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Bitpipe vs. service: Why do pure service providers outperform fully integrated operators?

By Nico Grove and Oliver Baumann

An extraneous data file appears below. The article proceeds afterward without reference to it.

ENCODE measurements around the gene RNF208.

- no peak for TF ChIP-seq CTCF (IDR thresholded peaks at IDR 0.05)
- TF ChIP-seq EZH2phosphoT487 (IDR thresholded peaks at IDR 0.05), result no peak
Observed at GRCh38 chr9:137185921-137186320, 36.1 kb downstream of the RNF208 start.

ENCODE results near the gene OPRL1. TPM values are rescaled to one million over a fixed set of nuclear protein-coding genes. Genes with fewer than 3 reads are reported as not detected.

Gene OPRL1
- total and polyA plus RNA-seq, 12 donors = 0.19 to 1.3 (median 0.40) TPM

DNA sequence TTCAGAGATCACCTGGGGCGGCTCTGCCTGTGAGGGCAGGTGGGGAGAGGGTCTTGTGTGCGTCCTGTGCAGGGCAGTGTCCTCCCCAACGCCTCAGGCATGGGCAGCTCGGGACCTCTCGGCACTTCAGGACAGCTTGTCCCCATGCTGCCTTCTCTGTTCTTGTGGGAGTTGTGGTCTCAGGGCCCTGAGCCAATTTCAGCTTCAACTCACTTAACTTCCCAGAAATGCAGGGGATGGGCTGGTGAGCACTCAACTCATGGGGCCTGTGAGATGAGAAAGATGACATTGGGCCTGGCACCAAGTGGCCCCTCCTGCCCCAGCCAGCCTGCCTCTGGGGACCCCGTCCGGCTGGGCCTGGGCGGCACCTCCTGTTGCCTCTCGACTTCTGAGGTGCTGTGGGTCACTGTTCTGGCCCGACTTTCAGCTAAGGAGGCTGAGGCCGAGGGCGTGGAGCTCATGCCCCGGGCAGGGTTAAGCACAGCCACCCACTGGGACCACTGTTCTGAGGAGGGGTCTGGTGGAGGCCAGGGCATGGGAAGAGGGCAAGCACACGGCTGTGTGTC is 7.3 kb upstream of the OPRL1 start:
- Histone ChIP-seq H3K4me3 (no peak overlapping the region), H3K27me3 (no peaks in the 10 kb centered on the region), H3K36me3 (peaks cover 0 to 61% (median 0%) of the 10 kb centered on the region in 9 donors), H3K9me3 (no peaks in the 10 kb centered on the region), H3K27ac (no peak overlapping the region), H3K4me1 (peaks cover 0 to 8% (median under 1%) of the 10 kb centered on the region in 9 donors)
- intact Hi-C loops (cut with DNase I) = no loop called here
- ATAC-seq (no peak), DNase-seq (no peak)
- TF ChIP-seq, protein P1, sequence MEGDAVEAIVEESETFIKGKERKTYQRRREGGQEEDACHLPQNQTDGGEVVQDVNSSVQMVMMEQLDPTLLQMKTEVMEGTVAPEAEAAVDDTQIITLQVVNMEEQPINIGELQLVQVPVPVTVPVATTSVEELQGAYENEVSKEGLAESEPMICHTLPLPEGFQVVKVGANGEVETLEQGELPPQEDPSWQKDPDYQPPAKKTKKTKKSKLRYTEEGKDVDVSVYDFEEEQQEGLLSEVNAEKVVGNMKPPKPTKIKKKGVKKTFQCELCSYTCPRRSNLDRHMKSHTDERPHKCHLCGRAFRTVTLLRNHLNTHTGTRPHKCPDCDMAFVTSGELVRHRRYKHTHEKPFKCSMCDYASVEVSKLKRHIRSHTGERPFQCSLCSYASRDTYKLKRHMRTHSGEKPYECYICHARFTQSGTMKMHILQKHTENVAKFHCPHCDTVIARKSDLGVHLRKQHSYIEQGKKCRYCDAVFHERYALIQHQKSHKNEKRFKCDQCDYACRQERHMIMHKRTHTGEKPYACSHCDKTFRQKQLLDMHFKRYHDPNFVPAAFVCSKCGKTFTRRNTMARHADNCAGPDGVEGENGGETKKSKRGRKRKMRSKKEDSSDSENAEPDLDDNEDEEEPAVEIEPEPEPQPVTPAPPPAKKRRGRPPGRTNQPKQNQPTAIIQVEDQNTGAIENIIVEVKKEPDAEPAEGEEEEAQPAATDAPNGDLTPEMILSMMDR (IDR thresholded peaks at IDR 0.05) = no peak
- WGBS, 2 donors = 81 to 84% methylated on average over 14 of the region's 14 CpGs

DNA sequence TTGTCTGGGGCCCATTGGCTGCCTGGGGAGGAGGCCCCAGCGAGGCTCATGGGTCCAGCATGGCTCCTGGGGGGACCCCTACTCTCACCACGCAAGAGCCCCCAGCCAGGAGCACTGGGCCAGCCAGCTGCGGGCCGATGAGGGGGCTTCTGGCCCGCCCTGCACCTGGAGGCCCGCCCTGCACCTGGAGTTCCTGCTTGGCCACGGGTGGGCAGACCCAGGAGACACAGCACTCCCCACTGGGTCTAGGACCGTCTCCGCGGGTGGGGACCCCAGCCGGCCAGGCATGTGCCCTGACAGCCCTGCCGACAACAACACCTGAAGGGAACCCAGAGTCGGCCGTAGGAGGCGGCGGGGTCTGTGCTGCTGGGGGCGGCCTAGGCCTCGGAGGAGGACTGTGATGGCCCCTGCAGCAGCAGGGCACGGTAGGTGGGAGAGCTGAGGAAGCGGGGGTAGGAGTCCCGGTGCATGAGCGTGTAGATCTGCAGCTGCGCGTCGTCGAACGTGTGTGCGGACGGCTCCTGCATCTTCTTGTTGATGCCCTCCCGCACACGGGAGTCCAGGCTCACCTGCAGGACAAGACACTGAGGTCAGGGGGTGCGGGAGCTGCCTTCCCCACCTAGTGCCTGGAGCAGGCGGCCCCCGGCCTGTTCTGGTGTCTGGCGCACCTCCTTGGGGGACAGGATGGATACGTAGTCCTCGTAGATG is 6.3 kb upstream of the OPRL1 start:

With the emergence of pure internet-based service providers, the business landscape of fully integrated telecommunications providers - industry incumbents that provide services on their own infrastructure - has changed massively. While various pure service providers exhibit successful business models and high performance, the services offered by the integrated telecommunication firms are not able to compete on neither price nor user experience. To shed light on this issue, we build upon work that has applied a complex systems perspective on performance - how firms manage to configure a large set of interdependent activities affects the performance of the overall activity system. We develop a simulation model to illustrate the effects of a) configuring only interdependent service-related activities, while building on an existing (external) infrastructure, and b) configuring both infrastructure-related and service-related activities at the same time. Our results point to a mechanism that helps explain the underperformance of the fully integrated operators. Pure service providers can improve the performance of their services speedily, as they can focus on optimizing only the service-related activities and adapting them to an existing infrastructure. Fully integrated operators, in contrast, will likely be concerned with both infrastructure and service components, taking into account also the interdependencies between these two domains. While this approach can help reap synergy effects and yield a performance advantage in the long run, it requires more time and results in a lower performance in the short run. Put differently, the objective of the integrated operators to integrate their bitpipe and service business puts these firms at a disadvantage when compared to their specialized competitors. We illustrate this mechanism with two case studies that show how fully integrated operators adapted their infrastructure in response to their service activities, which in return triggered further adaptations and coordination effort. --Telecommunication industry,complex systems,organizational search

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